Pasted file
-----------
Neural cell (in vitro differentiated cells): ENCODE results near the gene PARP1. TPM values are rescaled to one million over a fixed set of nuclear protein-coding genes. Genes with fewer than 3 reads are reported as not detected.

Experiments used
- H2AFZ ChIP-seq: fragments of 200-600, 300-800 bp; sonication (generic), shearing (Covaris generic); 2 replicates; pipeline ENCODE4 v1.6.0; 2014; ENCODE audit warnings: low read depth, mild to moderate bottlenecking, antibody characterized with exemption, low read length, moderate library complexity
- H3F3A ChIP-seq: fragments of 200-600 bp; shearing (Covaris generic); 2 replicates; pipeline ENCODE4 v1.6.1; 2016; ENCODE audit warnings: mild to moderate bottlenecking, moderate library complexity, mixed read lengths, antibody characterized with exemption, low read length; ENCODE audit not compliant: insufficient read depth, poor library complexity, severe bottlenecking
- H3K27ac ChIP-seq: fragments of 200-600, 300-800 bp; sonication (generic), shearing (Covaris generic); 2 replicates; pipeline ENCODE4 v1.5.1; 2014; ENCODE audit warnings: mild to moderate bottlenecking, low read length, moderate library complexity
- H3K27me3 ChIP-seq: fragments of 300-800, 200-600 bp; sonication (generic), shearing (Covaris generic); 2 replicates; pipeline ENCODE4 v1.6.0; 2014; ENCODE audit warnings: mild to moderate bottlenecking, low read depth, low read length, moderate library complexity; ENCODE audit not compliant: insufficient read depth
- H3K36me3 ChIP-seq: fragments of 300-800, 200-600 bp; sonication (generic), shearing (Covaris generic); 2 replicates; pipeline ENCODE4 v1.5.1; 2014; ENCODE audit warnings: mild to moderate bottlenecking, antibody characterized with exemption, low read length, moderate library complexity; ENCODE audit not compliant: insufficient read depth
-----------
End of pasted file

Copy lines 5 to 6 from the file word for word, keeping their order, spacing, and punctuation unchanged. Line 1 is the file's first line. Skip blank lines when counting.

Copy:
- H3K27ac ChIP-seq: fragments of 200-600, 300-800 bp; sonication (generic), shearing (Covaris generic); 2 replicates; pipeline ENCODE4 v1.5.1; 2014; ENCODE audit warnings: mild to moderate bottlenecking, low read length, moderate library complexity
- H3K27me3 ChIP-seq: fragments of 300-800, 200-600 bp; sonication (generic), shearing (Covaris generic); 2 replicates; pipeline ENCODE4 v1.6.0; 2014; ENCODE audit warnings: mild to moderate bottlenecking, low read depth, low read length, moderate library complexity; ENCODE audit not compliant: insufficient read depth